Antoine de Pluvinel was born in France and taken to Italy to study horsemanship from the age of 10 to about 16, when he was taken in by M. de Sourdis, the premier ecuyer (first equerry) of King Charles IX. In his early 20s, Pluvinel was appointed first equerry to the king’s brother, who soon succeeded to the throne as Henri III. His reputation grew, and when Henri IV took the throne in 1589, Pluvinel remained as a member of the court. In 1594, Pluvinel realized his dream of founding a riding school. He was at work on his book Le Manege Royal when he died. A first, incomplete edition appeared in 1623, illustrated by Crispijn de Passe. A second version, illustrated by the same artist, with improved text was issued about two years later under the title L’Instruction du Roy, en L’Exercice de Monter a Cheval and this version was translated and reissued many times. The book shows the instruction of the young Louis XIII (1601-43) who was crowned in 1610 under the regency of his mother and reigned from 1617 onward. The text and illustrations explain Pluvinel’s principles of training horses in the form of a dialogue with the king, interspersed with commentaries by M. le Grand and other distinguished authorities. Pluvinel’s book was groundbreaking in its advocacy of humane training methods, a departure from the harsher practices commonplace at the time.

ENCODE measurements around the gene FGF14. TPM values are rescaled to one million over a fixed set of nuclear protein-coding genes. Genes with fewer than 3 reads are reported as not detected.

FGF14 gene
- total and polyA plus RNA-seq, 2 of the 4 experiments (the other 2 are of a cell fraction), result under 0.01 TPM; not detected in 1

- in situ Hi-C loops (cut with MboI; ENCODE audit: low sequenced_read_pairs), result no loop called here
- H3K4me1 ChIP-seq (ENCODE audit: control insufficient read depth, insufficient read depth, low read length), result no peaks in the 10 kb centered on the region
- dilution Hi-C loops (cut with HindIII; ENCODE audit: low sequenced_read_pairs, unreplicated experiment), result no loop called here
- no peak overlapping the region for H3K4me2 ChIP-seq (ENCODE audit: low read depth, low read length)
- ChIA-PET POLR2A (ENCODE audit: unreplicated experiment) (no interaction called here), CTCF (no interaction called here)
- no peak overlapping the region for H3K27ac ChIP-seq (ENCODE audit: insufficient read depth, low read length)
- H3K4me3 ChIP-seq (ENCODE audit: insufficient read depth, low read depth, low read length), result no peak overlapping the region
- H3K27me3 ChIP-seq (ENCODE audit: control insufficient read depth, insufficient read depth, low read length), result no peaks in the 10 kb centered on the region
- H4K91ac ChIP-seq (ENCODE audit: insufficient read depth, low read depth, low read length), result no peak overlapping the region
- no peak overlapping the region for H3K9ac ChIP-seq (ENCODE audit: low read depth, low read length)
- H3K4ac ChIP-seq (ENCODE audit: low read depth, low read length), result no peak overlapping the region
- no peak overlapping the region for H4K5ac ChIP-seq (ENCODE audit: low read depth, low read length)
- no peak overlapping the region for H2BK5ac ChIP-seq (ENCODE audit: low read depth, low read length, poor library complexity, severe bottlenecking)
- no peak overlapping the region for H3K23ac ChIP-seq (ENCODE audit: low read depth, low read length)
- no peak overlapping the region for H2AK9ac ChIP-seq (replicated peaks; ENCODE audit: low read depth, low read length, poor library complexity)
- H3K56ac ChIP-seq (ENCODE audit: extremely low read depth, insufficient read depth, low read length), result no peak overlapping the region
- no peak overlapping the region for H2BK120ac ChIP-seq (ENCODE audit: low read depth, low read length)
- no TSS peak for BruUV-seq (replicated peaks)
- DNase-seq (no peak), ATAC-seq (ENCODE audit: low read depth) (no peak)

Crispijn de Passe II (rendered “Crispian de Pas” in French) was a Dutch engraver, draftsman, print publisher and writer. He was the namesake of his father, who trained all four of his children as engravers. De Passe II was the most prolific of his generation, engraving biblical and historical subjects, book illustrations and portraits, including a series of four contemporary European rulers that included Emperor Rudolf II and Louis XIII of France and important images of other European kings. He also made portraits of Dutch scholars, statesmen and admirals. Some of his works were made after his own designs, including most of Hortus Floridus (1614). From 1617 he regularly worked in Paris, where his notable works included Antoine de Pluvinel’s Le Manege Royal (c. 1623-26). From 1637, he was one of group of Dutch artists who made a series of drawings from Danish history for King Christian IV, many of which are in the collection of the Prentenkabine in the State Art Museum, Copenhagen.
“Crispijn (van) de Passe (ii).” The Grove Dictionary of Art. New York: Macmillan. 2000. Artnet.com. http://www.artnet.com/library/06/0656/T065688.asp (3 July 2003).
Ritter, Dr. Thomas. “Antoine de Pluvinel.” ClassicDressage.com. 9 March 2001. http://www.classicaldressage.com/articles/pluvinel.html (3 July 2003).